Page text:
We should also encourage MA+PhD degrees, where the MA might lead to employment. Rachel discusses this too insightfully. I agree with her.

Last point, again reiterating a point that Rachael makes: don’t go to grad school unless you really like doing the work. It is hard and frustrating and need not lead anywhere career wise. Go if you like the problems and you like doing research on problems for which there are, as yet, no explanations. Many very smart people don’t like the unsettled nature of basic research. They don’t like working on problems for which there is no back of the book to glance at to find the “right” answer. If this is not your cup of tea, don’t go to grad school. Rachel has made a strong case that going to grad school in linguistics is not a smart career choice. The only good reason to go is the intellectual allure. If this suits you, it’s a great 4-5 years whatever else happens. If no, don’t!


  1. A good post, indeed, but I disagree with the claim that an MA in a specific field is a better preparation for a job than a PhD. It is a more efficient preparation since it only takes two years, but nothing prevents you from learning the same material during the five years of your PhD plus some other stuff on top. And in contrast to an MA, a PhD offer is usually funded (if it isn't, don't take it). Here at Stony Brook, for example, our PhD students have access to a large number of computational courses, and it keeps growing. As a matter of fact, we have enough courses that it is impossible to take all of them in two years. Plus you get to do genuine computational research, which is worth a lot if you want to move up the career ladder at a latter point.

    So the job prospects in industry are a little dim only if you never venture beyond, say, theoretical syntax, but if those are your interests then a CompLing MA isn't a viable alternative anyways.

    1. I think I agree. I was thinking of doing a "useful" MA while also doing a PhD. So a kind of "minor" in speech pathology, for example. We might even consider having PhD programs fund this to some degree.

  2. I completely agree that you should think about your career options when deciding whether, where and in what field you should get a PhD. But I worry that the categorical "grad school in linguistics is a poor career decision" message the you and Rachel are sending is a bit too strong, especially since linguistics is such a heterogeneous field in terms of the skills and experience you come out of your PhD with (as Thomas has pointed out). I've written some more about this here.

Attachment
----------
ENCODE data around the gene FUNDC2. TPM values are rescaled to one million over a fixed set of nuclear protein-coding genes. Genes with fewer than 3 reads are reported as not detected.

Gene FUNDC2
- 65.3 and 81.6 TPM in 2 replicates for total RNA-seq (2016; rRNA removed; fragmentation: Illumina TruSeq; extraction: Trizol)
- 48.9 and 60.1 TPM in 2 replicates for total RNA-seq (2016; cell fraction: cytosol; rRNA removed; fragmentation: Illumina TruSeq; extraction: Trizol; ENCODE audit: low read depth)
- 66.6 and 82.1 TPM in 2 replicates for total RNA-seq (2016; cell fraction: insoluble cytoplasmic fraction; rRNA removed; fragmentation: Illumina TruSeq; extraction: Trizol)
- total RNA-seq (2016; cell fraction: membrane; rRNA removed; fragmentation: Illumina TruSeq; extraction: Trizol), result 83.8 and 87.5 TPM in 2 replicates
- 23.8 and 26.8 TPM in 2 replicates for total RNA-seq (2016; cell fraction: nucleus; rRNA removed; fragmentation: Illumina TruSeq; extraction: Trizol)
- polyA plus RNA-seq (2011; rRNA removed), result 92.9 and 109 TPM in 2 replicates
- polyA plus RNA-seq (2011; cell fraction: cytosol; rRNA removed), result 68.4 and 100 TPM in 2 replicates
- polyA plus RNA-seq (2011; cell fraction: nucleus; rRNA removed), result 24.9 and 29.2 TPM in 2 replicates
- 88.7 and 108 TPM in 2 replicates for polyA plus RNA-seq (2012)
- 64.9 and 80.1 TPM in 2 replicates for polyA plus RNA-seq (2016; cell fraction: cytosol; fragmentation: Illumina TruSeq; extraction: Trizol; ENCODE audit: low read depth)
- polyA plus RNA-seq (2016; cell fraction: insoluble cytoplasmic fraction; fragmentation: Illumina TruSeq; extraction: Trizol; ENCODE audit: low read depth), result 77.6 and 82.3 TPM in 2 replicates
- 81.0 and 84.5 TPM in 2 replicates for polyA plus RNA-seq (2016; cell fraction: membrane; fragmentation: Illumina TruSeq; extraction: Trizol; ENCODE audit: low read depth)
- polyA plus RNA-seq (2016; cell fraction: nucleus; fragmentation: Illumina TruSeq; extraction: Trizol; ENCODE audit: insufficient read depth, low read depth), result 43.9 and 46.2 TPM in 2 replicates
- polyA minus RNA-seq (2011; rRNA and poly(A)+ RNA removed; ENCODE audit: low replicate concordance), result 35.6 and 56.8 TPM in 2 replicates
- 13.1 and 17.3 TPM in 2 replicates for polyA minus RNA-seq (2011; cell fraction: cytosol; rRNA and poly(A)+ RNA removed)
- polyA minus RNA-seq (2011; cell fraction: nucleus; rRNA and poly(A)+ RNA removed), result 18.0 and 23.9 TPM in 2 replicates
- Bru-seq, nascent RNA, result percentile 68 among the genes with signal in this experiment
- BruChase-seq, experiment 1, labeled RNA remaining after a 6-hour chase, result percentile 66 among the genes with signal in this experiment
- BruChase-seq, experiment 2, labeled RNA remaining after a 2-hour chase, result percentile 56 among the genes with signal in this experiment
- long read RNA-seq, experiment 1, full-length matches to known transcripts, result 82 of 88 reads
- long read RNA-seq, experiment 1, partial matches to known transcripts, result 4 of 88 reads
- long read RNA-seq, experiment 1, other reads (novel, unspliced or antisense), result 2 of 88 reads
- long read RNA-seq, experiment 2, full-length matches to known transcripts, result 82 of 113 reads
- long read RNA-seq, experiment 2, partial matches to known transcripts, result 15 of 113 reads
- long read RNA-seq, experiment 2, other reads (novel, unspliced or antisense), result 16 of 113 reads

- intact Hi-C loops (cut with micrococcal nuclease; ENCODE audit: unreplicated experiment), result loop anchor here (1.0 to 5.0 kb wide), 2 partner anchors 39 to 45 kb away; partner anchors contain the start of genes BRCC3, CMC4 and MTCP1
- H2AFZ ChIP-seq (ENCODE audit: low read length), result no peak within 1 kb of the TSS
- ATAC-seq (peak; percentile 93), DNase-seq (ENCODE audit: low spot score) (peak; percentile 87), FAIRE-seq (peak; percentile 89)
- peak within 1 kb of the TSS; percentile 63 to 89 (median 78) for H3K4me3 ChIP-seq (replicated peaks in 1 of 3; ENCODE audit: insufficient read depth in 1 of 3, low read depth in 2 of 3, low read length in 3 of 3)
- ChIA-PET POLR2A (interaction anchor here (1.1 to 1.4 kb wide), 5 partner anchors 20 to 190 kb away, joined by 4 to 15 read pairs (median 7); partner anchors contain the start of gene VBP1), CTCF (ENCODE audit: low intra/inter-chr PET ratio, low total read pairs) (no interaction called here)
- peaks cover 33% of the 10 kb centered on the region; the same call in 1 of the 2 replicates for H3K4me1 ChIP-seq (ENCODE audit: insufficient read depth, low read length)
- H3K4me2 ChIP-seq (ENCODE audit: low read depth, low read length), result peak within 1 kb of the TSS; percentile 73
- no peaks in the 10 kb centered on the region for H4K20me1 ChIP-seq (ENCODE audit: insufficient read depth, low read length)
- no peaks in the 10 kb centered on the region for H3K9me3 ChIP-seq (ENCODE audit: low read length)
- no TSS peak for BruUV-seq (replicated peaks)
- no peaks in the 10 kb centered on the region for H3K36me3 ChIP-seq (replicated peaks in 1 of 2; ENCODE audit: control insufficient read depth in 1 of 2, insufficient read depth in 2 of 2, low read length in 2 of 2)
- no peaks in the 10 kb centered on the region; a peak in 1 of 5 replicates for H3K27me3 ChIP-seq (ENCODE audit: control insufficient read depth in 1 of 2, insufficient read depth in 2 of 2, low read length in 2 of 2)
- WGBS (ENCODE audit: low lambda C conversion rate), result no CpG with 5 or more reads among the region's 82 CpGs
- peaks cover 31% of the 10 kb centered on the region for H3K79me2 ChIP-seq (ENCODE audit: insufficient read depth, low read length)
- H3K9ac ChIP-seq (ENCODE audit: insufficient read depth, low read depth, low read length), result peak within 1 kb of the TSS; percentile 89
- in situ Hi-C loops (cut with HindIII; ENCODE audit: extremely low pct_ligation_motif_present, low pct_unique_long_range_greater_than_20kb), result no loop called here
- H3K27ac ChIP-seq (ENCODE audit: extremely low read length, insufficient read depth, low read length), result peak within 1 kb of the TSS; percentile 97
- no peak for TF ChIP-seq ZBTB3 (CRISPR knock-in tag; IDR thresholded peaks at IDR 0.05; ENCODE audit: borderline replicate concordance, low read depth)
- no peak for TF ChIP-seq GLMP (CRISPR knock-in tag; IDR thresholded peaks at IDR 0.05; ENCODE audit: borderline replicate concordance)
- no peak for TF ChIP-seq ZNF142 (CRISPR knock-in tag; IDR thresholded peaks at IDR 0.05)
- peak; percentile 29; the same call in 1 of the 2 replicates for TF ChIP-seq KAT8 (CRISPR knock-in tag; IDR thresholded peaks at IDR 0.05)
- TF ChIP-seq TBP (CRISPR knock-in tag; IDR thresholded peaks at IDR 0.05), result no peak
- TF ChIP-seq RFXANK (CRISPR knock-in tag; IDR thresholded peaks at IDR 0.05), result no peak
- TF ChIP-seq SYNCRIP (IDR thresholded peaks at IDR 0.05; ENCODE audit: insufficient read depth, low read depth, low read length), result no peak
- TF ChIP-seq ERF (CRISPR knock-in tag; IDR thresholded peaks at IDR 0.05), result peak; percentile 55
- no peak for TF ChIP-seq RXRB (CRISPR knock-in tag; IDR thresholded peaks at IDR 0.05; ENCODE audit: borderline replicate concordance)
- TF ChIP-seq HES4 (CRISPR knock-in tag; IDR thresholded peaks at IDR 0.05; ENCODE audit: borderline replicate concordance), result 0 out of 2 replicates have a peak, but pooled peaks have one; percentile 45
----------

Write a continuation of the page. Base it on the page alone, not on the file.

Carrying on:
3. My impression of dabbling with the job market outside of academia is that it is easy enough to get a job that pays at least as much as a junior academic position if you have some technical skills (e.g. I have been offered programming / hardware jobs that meet this description). The difficult part is to persuade tech companies to see you as anything other than a junior hire in the absence of any previous industry experience. There are some linguistics PhDs who can seriously present themselves as candidates for a mid-level position in some kind of technical role on the basis of what they've done during their PhD programs, but I think that they are a fairly small minority. (And they work on topics that many of us simply wouldn't have wanted to work on in grad school.)

    So, yes, the prospects for making a living are not so bad. The worry for many people, I think, is the feeling that you are starting at 30 a career that you should have started at 21.